The motion-aware decision made for the transition between the merging mode and the non-image mode has the corresponding procedure depicted in FIG. This program is an example of block 42 in Figure 2, which is a decision to switch from the merge mode to the non-image mode. Again, the program starts with a continuation in the preview, but at this point it does. The scene brightness is detected (block 61) and the user adjusts the camera view position (block 63), which can be performed in a manner similar to that described above in connection with FIG. If the monitored or detected data reveals that the scene brightness has risen above the threshold (block 64) and the camera framing position adjustment is below the threshold, the user is deemed to no longer adjust the framing position (block 66) The image sensor should be reconfigured to operate in a non-parallel stream mode (block 67).

When the above programs of FIG. 3 and FIG. 4 are implemented together during the sequence of the stream frame in the preview, it can be understood that the image is only in the case of the detected position of the camera framing position below the threshold value. Reconfigure the image sensor between streaming mode and non-parallel streaming mode. In addition, when the detected camera framing position adjustment amount is higher than the threshold value, the image sensor is not reconfigured (between the NAND image and the image).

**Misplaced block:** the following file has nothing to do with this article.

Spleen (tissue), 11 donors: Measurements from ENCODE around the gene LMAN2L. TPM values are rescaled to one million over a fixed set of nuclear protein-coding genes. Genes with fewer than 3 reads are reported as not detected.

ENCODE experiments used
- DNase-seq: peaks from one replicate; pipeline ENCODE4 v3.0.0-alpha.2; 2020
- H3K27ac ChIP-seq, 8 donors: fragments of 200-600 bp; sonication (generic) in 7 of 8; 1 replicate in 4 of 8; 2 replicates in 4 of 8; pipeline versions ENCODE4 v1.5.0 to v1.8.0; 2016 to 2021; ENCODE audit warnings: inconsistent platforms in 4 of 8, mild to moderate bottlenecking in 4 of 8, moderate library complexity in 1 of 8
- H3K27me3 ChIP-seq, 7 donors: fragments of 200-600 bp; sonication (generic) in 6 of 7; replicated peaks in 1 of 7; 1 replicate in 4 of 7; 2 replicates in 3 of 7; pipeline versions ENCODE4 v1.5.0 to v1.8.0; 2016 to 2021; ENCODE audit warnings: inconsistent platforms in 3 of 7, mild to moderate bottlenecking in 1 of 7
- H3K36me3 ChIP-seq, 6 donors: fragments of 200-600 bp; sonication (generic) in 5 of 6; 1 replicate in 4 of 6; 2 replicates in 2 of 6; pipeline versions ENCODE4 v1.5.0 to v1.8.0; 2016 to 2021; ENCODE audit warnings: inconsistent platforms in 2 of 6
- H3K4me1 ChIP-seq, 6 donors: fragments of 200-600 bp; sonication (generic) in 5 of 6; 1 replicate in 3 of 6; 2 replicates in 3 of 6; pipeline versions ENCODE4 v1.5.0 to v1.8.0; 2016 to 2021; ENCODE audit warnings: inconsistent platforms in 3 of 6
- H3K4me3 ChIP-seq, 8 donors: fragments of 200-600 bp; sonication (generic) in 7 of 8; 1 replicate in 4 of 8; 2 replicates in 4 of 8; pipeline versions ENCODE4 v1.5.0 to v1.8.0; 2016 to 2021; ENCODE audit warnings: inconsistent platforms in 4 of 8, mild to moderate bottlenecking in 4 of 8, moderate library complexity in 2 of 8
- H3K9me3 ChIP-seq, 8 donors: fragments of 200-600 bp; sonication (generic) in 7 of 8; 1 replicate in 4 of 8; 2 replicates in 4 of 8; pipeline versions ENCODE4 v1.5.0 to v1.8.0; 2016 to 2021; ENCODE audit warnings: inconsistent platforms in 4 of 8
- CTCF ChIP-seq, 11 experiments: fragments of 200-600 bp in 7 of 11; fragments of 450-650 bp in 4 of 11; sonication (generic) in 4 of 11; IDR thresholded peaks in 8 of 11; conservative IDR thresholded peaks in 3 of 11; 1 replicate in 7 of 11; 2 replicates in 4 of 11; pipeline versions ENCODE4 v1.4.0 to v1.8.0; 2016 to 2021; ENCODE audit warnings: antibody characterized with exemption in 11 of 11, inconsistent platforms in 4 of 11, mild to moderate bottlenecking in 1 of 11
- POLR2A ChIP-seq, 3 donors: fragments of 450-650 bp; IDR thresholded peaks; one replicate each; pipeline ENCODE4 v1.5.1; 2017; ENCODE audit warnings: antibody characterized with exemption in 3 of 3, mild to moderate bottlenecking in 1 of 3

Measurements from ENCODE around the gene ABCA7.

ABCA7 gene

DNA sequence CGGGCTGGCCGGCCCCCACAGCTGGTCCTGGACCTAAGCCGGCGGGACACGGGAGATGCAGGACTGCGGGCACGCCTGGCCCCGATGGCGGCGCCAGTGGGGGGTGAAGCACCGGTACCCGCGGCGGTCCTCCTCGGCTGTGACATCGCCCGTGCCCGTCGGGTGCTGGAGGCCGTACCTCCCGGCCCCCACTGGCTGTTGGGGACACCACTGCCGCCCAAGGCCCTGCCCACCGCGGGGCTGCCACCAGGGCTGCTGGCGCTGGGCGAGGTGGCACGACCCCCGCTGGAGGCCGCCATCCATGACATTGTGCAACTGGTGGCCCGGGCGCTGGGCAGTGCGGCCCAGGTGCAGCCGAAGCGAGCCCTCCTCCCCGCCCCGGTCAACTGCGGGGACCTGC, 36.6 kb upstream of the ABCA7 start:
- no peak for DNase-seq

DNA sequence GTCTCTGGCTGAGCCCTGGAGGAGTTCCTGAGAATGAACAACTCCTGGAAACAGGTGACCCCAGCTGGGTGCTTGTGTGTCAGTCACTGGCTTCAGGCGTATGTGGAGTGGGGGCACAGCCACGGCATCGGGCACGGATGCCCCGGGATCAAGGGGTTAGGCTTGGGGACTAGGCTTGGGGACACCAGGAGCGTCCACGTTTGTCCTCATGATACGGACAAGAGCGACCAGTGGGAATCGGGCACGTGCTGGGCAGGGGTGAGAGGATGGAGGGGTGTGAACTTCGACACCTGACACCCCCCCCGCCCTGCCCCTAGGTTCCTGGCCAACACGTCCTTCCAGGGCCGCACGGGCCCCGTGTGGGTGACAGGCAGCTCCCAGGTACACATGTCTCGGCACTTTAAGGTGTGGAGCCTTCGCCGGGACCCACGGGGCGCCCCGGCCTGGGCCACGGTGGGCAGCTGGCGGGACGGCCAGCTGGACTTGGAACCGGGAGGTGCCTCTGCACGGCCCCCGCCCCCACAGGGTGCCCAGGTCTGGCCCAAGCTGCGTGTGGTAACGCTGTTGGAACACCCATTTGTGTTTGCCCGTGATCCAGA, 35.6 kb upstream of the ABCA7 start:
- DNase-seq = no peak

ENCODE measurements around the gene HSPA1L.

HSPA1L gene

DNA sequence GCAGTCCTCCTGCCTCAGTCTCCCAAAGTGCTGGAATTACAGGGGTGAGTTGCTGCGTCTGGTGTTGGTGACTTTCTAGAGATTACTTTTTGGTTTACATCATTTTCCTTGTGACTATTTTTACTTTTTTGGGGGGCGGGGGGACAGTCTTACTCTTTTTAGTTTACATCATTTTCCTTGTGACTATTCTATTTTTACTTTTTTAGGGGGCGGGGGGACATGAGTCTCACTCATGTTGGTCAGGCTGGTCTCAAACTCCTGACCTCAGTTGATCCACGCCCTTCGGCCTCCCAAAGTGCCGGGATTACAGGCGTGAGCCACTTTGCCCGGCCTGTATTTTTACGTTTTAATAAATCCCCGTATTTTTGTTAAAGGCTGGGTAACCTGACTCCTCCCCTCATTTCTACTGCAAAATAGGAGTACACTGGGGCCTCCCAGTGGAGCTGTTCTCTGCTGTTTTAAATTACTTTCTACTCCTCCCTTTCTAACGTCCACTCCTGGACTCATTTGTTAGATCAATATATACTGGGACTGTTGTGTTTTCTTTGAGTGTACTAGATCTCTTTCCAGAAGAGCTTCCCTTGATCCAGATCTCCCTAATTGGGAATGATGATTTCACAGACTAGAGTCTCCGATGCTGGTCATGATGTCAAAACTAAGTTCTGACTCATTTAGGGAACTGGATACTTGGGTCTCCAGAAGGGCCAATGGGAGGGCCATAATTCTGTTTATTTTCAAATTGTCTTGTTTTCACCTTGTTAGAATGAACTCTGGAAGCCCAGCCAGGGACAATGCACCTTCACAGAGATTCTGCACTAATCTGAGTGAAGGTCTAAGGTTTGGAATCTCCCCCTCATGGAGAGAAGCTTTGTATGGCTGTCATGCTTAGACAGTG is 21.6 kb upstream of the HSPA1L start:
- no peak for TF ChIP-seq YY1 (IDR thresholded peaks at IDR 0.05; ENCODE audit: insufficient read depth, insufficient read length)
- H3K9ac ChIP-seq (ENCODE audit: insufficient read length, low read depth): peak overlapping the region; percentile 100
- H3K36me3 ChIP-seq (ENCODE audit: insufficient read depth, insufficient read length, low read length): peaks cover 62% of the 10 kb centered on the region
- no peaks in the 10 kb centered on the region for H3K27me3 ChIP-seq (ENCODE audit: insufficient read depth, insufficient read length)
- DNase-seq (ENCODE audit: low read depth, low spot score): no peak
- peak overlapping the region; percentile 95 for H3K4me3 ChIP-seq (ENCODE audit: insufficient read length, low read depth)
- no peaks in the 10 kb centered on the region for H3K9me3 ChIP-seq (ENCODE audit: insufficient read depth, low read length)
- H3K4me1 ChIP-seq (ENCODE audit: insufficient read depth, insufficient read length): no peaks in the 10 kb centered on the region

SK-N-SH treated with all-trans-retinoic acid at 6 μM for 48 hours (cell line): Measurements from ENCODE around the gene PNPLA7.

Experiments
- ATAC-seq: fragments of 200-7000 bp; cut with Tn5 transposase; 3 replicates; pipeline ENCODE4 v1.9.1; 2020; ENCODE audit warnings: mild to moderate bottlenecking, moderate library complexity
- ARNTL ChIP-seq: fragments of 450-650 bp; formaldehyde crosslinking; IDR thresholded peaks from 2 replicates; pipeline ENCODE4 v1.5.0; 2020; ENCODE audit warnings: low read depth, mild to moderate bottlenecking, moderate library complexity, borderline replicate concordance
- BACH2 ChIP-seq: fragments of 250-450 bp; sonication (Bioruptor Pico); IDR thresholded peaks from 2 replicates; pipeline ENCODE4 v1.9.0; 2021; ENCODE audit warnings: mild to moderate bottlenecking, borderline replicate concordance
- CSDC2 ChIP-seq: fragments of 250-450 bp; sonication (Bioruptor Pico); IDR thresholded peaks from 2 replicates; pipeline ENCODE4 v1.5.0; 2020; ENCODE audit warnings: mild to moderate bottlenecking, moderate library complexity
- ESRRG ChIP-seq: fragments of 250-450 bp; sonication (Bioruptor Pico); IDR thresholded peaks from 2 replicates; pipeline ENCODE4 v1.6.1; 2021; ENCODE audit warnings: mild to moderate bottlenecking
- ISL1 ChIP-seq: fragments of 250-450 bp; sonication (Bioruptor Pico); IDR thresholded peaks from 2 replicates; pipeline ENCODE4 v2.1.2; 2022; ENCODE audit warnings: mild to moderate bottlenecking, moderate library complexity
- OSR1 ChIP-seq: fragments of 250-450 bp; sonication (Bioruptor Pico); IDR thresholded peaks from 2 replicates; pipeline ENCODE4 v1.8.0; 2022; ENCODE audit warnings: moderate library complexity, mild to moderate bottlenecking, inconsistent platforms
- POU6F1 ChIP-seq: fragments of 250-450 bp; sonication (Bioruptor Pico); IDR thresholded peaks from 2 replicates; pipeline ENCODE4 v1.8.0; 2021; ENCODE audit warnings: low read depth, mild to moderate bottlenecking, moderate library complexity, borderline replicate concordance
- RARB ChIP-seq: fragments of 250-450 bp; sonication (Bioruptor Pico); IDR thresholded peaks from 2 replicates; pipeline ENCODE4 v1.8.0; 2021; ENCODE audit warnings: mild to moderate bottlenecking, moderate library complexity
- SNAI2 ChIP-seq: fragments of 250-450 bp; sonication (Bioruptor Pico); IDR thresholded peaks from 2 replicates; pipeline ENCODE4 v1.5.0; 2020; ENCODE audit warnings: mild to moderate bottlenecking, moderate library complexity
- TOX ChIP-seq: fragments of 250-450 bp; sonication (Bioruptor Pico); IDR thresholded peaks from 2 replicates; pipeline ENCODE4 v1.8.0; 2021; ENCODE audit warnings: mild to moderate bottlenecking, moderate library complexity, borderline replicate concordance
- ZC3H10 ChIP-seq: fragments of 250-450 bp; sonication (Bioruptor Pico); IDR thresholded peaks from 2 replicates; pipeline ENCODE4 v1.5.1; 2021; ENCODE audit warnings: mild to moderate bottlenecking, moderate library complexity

Turning now to Figure 5, this figure is a flow diagram of a procedure for automatic image capture control involving strobes or flashes. The image capture control program herein involves a pre-flash sequence followed by a master flash sequence. In the pre-flash sequence, the automatic exposure control module 6 (see FIG. 1) determines one or more image capture parameters related to the illumination effectiveness of the scene during the upcoming master flash sequence. . Such image capture parameters may include one or more of the following: pre-flash frame statistics, integration time, analogy, and digital pixels Signal path gain value, estimate of the distance between the camera and the object in the scene, strobe or main flash intensity, and scene brightness level. Of course, the actual effect of the main flash on the scene can not be observed or detected by the image capture circuit until it occurs. Thus, the electronic device can estimate the effect of the primary flash on the scene during the pre-flash sequence using the parameters identified above and/or other stream frame statistics or sensor statistics. The pre-flash sequence may include a time interval during which illumination is used to illuminate the scene using an illumination source such as the same xenon lamp used to provide illumination during the main flash sequence, but typically at a lower intensity than the main flash Lighting, while a small number of frames are processed and analyzed by the ISP pipeline. The exposure control module 6 can then extrapolate certain primary flash image capture statistics that are expected to occur during the primary flash sequence, where the extrapolated statistics are then used to determine the image capture control parameters to be applied during the primary flash sequence. Thus, for example, one or more of the parameters calculated during the pre-flash sequence (eg, integration time, analog or digital pixel signal path gain, and flash intensity) can be adjusted for application in the primary flash sequence.